In line with this, the term “buaya darat” finally began to be widely used as a nickname for men who were identified or proven to be seductive to women, easily expressed love for many women, did not take relationships seriously and liked to approach many women not for a genuine relationship. The international term for this is playboy!
Apart from the bad connotations, evidently in some history and culture of Indonesia, crocodiles have had an important meaning. Crocodiles appear as symbols in food, statues even to the philosophy of life of a certain tribe in Indonesia. For the Betawi people in Jakarta, the crocodile symbol is present as an important sign in the marriage process with Betawi customs. Crocodiles in the form of food are called “roti buaya” which is given as a gift from the groom to the bride. The Betawi Cultural Studies Center explained that Roti Buaya is a Betawi custom that must be done during weddings. This symbol of crocodile bread is defined as loyalty because crocodiles are loyal animals. Roti Buaya is made by baking. Roti Buaya used to have a hard texture and no taste but now it is different because of its soft texture and various flavors. In the past, Roti Buaya was hard because the philosophy was that the harder the bread was, the better. After making the offerings, Roti Buaya is not eaten but stored for a long time. It is a symbol of the loyalty of the husband and wife.
Meanwhile, the crocodile is also a symbol of the Dayak Lundayah tribe, which is known as a brave tribe. Referring to their past life, the Dayak Lundayah tribe used crocodiles as a symbol of themselves. The detik.com Tapal Batas team in their writing entitled Suku Dayak Lundayah dan Filosofi Buaya –the Dayak Lundayah Tribe and the Crocodile Philosophy- explains that there are several reasons that crocodiles are then used as a symbol of Lundayah, namely crocodiles are brave and alert animals, crocodiles are animals that live in two realms that reflect the local people who are capable to adapt and survive anywhere, loyal and have a calm nature. Crocodile statues can be found in the Dayak Lundayah area.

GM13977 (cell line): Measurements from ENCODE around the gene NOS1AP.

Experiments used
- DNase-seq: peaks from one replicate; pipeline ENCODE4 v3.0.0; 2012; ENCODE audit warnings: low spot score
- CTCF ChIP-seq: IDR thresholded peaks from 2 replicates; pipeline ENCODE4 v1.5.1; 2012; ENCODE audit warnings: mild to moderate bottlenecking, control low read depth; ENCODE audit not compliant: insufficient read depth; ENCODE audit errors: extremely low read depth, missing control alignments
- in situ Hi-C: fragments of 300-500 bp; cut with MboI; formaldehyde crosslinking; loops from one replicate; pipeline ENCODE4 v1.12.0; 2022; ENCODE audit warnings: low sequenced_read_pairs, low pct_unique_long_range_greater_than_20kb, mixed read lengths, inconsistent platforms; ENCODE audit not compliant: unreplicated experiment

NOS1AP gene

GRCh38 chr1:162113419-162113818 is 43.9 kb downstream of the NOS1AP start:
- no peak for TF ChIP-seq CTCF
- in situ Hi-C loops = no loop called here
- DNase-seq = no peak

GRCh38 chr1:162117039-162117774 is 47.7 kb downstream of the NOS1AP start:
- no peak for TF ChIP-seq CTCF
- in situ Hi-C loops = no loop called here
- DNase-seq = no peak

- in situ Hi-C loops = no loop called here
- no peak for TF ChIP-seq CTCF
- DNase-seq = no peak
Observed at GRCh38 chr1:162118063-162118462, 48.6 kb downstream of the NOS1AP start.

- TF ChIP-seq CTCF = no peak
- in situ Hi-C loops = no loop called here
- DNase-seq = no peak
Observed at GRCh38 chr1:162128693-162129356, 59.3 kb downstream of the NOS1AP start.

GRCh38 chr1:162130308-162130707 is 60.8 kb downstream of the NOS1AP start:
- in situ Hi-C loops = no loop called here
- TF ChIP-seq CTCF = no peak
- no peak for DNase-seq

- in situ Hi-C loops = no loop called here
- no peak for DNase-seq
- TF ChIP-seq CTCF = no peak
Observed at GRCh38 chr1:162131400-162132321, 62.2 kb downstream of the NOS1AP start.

Meanwhile, crocodiles are also closely related to the city of Surabaya. The name Surabaya, according to its etymology, comes from the words Sura or Suro and Baya or Boyo in Javanese. Suro is a type of shark, while boyo is the Javanese term for crocodile. According to myth, these two animals are the strongest animals that have also become symbols of the city of Surabaya to this day.
Then are crocodiles an unfaithful animal? Apparently not. Several studies have established crocodiles as one of the most loyal animals. As reported by Livescience.com, a 10-year study conducted by the Savannah River Ecology Laboratory, proved that 70 percent of crocodiles always choose the same partner every time the mating season arrives. While they have many opportunities to choose a new partner. There are many crocodiles that were found for the first time to mate with their partners in 1997 and were still paired until 2005. Apart from that, the context of “buaya darat” as a figurative or parable is a form of how humans communicate and exchange symbols. The word and meaning of “buaya darat” can of course be shifted if it is related to the cultural context in which the word is found.
So, that was the discussion from the AIYA National Blog Team about “buaya darat”, history, context and symbols of crocodiles in various tribes and regions in Indonesia. Hopefully the information this time is useful for you. May we all be freed from the trap of “buaya darat” haha, it’s scary!